Lifetime pet-ownership ban overturned in case that sparked state animal abuse law

FOX 13 / file

A divided appeals court Friday overturned a lifetime ban on pet ownership for a Volusia County man whose arrest for killing a dog helped lead to a new state law about animal abuse.

A panel of the 5th District Court of Appeal, in a 2-1 decision, said a circuit judge did not have legal authority to impose a lifetime ban on animal ownership for Travis Archer. The ruling said the ban should not exceed a three-year term of probation that was part of Archer’s sentence.

"We view a lifetime prohibition on Archer’s ownership of animals, however justified, to exceed the trial court’s jurisdiction," said the seven-page majority decision by Judges Richard Orfinger and John Harris. "On remand, the trial court shall modify (a condition of his probation order that imposed the lifetime ban) to be coextensive with the remainder of the probationary term."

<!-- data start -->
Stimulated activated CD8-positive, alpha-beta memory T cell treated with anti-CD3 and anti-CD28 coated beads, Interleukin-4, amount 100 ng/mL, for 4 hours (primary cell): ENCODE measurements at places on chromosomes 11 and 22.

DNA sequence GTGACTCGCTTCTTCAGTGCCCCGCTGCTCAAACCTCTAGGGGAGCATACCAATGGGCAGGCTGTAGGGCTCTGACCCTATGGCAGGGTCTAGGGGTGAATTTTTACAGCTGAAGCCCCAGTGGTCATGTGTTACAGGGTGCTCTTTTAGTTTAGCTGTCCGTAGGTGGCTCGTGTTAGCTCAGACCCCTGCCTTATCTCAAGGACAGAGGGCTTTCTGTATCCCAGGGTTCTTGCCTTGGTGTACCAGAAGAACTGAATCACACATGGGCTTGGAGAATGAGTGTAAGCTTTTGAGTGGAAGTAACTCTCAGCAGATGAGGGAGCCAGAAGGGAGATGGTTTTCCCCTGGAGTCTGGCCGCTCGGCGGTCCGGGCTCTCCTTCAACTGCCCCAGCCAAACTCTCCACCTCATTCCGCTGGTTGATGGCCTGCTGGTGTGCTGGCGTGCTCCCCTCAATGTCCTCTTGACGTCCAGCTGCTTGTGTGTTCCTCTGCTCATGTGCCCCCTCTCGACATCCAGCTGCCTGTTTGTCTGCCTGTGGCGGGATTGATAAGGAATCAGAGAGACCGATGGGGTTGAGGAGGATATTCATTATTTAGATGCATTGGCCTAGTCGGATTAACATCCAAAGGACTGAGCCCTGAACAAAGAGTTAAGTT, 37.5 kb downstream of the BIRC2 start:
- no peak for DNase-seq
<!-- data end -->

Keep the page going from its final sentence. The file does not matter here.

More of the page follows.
Archer was arrested in April 2017 after police received a call about possible animal abuse at his home. He was accused of beating and stabbing his dog, Ponce, to death. In 2018, state lawmakers passed a measure, known as Ponce’s Law, to increase penalties for animal abuse.

Archer pleaded no contest to a felony animal-cruelty charge and was sentenced to 365 days in jail and a three-year term of probation, according to Friday’s appeals-court ruling.

The circuit judge also withheld adjudication of guilt, a relatively common move that can allow defendants to avoid having convictions on their records.

In a dissent Friday, appeals court Judge James Edwards objected to reversing the lifetime pet-ownership ban for Archer, in part writing that "it was announced on the record first by the state and then by the trial court, that appellant (Archer) had agreed or stipulated to a lifetime ban on animal ownership. By his silence, appellant confirmed the agreement. Thus, as requested by appellant’s counsel, he and his counsel did participate in crafting the restriction on animal ownership. Stipulations are binding on the parties whether they concern facts, procedure, or law."